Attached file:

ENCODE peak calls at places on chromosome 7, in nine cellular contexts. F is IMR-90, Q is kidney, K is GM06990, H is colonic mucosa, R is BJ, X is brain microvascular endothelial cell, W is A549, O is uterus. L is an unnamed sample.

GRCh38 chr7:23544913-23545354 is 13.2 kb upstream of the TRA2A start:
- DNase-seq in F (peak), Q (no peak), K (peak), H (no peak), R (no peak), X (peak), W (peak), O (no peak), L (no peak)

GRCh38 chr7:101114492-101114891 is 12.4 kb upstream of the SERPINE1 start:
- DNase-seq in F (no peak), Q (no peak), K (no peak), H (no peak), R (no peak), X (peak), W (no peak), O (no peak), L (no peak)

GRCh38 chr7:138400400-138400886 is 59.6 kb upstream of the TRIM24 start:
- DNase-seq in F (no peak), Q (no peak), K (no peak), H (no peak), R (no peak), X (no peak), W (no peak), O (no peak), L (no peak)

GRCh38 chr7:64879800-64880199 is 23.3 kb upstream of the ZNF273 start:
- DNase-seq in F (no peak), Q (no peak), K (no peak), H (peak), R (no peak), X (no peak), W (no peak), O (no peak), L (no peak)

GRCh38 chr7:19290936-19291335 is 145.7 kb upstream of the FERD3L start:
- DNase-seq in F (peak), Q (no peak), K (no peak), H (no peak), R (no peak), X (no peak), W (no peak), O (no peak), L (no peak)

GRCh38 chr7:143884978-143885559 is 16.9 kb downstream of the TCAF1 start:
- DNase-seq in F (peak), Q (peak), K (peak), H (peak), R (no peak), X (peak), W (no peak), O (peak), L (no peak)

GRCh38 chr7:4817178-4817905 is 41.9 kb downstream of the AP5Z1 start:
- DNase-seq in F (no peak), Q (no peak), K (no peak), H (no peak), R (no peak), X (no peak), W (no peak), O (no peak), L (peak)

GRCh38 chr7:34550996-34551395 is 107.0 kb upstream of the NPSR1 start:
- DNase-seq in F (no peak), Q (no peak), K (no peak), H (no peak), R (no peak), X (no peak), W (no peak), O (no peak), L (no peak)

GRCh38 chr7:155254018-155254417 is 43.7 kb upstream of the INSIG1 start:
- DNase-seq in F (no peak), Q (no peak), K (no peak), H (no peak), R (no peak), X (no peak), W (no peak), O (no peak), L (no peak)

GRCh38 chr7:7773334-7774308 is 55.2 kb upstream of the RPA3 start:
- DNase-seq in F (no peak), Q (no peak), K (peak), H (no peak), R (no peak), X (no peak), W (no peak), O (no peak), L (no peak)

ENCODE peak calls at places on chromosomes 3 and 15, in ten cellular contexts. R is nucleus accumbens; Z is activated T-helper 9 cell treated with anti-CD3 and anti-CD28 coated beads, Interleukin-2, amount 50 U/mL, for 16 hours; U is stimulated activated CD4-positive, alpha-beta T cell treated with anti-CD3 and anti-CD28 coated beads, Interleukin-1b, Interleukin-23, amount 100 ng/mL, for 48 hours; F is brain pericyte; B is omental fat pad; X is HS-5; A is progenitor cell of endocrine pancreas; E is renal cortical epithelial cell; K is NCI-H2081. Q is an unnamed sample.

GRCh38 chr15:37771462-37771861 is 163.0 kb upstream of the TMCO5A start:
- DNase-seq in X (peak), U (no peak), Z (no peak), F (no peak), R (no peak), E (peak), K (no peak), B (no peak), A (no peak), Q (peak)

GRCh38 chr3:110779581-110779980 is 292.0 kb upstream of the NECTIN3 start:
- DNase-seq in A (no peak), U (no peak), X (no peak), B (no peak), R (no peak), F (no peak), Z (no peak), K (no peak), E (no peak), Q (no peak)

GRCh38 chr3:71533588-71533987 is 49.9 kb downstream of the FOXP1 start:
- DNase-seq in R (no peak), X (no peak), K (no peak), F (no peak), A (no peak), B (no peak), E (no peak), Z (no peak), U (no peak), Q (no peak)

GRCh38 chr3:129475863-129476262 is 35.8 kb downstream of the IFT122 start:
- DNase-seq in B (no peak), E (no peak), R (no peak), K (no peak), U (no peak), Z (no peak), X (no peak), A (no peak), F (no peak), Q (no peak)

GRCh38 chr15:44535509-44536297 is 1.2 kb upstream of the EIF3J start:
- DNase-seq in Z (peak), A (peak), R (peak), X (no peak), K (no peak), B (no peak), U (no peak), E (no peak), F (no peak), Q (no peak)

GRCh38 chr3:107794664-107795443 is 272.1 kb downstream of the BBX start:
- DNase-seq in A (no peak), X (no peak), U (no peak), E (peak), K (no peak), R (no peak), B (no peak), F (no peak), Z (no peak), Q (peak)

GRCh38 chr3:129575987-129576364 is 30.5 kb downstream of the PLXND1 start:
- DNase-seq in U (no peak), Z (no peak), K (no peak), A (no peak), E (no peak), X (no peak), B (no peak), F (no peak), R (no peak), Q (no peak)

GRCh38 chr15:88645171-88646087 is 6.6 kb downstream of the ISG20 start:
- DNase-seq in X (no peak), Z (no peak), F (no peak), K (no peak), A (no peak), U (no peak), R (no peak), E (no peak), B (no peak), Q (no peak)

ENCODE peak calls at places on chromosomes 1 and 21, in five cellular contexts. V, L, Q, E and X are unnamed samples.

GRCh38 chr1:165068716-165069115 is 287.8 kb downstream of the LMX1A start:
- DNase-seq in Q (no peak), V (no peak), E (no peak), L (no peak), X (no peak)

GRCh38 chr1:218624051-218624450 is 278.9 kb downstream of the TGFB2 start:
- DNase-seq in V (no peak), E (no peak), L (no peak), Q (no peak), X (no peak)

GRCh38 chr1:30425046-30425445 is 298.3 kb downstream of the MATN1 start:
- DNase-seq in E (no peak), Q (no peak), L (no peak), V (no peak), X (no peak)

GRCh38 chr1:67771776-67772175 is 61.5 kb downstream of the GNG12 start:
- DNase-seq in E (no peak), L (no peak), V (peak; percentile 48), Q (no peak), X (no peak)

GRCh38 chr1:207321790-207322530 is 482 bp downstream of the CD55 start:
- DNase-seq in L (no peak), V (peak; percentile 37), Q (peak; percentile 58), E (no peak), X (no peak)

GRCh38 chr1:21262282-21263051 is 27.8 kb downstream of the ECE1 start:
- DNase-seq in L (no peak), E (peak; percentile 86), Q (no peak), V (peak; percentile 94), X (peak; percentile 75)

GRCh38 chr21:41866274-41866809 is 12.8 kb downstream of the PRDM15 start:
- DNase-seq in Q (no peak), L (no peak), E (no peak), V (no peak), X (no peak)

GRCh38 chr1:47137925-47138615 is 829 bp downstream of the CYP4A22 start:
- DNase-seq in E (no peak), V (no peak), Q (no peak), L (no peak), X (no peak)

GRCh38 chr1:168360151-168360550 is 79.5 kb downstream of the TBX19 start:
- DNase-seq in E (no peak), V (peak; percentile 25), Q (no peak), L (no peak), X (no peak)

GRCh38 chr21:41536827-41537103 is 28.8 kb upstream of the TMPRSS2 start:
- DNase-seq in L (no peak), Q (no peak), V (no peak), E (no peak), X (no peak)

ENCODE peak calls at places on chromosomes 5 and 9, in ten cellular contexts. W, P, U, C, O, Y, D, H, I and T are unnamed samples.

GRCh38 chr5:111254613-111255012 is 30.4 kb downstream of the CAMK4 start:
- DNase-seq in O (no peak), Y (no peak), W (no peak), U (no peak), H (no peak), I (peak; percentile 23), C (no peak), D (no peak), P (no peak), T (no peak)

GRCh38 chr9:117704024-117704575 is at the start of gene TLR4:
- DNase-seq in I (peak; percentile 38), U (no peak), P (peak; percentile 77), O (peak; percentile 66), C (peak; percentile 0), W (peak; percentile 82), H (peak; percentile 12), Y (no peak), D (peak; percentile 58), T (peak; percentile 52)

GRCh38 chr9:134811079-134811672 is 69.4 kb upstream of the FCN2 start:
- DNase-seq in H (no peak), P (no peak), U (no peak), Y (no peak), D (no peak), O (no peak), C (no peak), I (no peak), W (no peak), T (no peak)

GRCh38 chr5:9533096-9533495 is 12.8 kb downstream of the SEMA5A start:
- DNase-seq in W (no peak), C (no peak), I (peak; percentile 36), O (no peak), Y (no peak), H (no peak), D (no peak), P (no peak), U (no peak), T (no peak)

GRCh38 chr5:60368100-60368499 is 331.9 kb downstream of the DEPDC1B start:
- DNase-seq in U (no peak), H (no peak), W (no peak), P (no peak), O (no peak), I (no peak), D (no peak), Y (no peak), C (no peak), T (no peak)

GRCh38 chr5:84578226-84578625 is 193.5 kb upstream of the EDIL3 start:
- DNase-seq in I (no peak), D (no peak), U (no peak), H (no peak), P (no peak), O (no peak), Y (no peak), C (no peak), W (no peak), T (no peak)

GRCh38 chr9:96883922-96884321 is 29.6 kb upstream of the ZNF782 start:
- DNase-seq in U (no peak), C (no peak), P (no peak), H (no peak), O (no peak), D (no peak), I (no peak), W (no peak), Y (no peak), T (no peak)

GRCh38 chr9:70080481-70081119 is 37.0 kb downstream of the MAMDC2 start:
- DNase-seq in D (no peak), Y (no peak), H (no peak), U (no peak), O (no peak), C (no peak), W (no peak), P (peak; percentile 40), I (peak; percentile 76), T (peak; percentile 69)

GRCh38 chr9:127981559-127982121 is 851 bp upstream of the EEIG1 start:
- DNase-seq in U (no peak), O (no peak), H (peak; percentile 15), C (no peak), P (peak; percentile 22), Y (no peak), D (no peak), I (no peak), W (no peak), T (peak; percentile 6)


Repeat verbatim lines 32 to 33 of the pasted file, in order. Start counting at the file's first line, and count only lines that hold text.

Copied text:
- DNase-seq in Z (peak), A (peak), R (peak), X (no peak), K (no peak), B (no peak), U (no peak), E (no peak), F (no peak), Q (no peak)

GRCh38 chr3:107794664-107795443 is 272.1 kb downstream of the BBX start: